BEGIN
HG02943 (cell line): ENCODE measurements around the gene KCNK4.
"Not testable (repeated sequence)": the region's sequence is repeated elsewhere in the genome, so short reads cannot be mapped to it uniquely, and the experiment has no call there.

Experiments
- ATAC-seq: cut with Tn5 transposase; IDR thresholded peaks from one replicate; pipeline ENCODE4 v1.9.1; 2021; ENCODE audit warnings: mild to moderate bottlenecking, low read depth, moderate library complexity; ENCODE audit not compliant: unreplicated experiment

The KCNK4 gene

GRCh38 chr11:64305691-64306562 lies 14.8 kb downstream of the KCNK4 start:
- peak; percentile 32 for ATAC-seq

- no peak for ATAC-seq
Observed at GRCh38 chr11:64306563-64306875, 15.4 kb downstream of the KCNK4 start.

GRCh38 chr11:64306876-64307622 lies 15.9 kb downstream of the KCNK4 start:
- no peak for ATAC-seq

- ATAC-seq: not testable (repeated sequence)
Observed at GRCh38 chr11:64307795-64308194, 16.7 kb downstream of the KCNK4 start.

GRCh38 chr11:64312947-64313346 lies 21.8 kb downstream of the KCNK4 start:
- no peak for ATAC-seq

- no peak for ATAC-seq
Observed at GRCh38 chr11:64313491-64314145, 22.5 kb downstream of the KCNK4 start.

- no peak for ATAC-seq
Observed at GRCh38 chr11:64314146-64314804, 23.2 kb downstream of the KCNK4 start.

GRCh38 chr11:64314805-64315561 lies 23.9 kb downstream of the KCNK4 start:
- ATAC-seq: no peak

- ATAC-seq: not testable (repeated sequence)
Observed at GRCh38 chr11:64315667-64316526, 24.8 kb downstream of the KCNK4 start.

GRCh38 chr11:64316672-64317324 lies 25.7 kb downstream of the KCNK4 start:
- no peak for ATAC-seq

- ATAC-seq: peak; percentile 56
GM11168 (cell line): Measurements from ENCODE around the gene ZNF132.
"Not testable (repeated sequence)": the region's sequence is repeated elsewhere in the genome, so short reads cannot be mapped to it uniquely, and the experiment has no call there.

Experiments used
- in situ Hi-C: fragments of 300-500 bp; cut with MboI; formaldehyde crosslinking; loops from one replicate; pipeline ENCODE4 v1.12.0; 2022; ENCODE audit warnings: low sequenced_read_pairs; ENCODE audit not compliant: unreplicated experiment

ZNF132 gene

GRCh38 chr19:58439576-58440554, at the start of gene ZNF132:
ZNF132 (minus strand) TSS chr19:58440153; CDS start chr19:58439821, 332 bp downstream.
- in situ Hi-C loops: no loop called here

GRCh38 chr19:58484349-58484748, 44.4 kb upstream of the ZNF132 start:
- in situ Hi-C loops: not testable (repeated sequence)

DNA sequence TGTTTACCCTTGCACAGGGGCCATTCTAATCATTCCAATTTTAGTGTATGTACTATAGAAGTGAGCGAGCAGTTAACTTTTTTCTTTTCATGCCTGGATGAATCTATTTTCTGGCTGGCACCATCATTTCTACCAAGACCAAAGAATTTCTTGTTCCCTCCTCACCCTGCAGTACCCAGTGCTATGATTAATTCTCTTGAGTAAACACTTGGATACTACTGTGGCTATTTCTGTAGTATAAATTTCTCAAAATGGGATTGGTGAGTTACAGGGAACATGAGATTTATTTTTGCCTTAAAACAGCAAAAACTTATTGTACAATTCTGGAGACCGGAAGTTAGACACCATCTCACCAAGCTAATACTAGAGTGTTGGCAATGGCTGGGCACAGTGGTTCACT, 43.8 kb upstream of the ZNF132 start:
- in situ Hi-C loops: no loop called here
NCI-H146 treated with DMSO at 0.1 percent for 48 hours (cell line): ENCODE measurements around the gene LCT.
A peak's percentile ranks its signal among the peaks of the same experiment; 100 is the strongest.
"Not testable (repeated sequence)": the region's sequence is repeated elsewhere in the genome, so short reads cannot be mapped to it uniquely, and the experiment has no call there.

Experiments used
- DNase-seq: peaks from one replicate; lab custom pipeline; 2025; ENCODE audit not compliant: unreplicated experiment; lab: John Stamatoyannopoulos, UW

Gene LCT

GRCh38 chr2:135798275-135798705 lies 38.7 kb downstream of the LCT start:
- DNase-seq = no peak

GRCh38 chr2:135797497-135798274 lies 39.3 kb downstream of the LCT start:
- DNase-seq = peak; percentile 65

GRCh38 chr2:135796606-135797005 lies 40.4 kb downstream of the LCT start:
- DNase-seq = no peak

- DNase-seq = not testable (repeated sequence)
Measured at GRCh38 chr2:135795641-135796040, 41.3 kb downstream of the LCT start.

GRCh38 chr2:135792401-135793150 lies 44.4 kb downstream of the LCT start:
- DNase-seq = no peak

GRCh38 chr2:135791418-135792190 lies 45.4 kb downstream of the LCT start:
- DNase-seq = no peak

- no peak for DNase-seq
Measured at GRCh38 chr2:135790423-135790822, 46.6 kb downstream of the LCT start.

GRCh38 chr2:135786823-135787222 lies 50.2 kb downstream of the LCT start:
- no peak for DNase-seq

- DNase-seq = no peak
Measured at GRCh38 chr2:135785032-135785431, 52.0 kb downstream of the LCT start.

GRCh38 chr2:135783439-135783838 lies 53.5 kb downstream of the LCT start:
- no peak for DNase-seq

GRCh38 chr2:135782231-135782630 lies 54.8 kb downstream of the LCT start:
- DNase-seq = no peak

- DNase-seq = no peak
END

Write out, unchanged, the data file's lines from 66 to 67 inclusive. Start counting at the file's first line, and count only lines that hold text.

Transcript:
- DNase-seq = no peak

- DNase-seq = no peak